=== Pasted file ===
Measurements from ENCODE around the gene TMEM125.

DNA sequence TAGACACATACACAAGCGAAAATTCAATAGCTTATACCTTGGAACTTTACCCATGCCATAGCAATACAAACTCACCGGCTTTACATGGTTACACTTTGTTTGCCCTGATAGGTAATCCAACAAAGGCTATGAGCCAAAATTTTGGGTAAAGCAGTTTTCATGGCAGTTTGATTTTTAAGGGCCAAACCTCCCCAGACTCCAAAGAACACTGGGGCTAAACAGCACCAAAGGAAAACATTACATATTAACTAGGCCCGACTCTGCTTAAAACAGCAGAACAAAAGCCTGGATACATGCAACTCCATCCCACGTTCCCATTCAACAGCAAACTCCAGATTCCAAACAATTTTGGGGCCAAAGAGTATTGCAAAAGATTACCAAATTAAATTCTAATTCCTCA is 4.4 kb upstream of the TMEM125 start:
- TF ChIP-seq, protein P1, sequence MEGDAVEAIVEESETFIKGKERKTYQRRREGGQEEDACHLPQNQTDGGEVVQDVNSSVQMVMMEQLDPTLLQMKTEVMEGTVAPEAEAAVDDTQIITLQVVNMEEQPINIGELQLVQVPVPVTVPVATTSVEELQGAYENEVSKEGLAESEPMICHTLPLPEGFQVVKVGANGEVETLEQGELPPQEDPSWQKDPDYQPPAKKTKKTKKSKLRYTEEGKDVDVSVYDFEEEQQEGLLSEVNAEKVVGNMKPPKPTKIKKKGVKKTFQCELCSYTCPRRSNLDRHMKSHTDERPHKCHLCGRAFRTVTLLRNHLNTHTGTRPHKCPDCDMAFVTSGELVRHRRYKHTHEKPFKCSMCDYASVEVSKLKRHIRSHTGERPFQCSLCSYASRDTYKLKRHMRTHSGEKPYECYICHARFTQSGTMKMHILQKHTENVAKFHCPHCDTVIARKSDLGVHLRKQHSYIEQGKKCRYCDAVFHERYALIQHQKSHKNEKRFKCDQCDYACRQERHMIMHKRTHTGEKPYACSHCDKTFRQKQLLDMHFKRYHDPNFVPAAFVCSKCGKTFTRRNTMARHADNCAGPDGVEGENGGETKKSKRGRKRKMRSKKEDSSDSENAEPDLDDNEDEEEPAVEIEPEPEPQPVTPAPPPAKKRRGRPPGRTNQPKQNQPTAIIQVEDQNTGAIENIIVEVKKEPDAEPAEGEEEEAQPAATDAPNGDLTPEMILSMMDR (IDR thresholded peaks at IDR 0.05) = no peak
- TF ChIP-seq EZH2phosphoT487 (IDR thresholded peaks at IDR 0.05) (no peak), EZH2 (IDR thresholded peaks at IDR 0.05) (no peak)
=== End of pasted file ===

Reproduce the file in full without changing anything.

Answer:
Measurements from ENCODE around the gene TMEM125.

DNA sequence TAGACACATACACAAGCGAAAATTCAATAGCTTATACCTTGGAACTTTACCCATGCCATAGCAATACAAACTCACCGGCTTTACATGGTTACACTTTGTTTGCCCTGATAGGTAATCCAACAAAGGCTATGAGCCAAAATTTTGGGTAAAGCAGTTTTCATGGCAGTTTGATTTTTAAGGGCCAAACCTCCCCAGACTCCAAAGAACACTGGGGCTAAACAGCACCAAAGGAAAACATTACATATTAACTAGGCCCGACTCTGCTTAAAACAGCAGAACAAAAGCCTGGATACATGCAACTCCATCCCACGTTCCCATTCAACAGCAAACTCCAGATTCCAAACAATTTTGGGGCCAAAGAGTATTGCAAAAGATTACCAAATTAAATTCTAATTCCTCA is 4.4 kb upstream of the TMEM125 start:
- TF ChIP-seq, protein P1, sequence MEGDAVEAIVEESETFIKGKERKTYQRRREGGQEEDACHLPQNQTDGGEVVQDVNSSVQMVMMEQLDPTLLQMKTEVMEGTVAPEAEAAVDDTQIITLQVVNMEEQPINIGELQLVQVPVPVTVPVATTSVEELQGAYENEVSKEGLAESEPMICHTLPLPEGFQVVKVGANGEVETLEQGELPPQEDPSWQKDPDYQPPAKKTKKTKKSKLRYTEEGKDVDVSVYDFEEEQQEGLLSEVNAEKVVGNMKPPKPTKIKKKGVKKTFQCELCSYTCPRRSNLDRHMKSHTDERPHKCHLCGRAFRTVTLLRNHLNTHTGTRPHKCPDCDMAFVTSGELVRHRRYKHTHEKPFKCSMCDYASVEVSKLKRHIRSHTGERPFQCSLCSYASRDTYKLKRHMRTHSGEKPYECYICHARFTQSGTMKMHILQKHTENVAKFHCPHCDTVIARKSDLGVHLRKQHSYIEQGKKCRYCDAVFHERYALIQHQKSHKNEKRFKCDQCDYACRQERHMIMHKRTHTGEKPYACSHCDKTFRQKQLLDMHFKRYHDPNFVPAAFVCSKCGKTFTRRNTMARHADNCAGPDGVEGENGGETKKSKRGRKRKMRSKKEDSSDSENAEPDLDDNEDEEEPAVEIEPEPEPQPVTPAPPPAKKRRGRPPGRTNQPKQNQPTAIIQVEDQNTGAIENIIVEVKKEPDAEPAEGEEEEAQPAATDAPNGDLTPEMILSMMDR (IDR thresholded peaks at IDR 0.05) = no peak
- TF ChIP-seq EZH2phosphoT487 (IDR thresholded peaks at IDR 0.05) (no peak), EZH2 (IDR thresholded peaks at IDR 0.05) (no peak)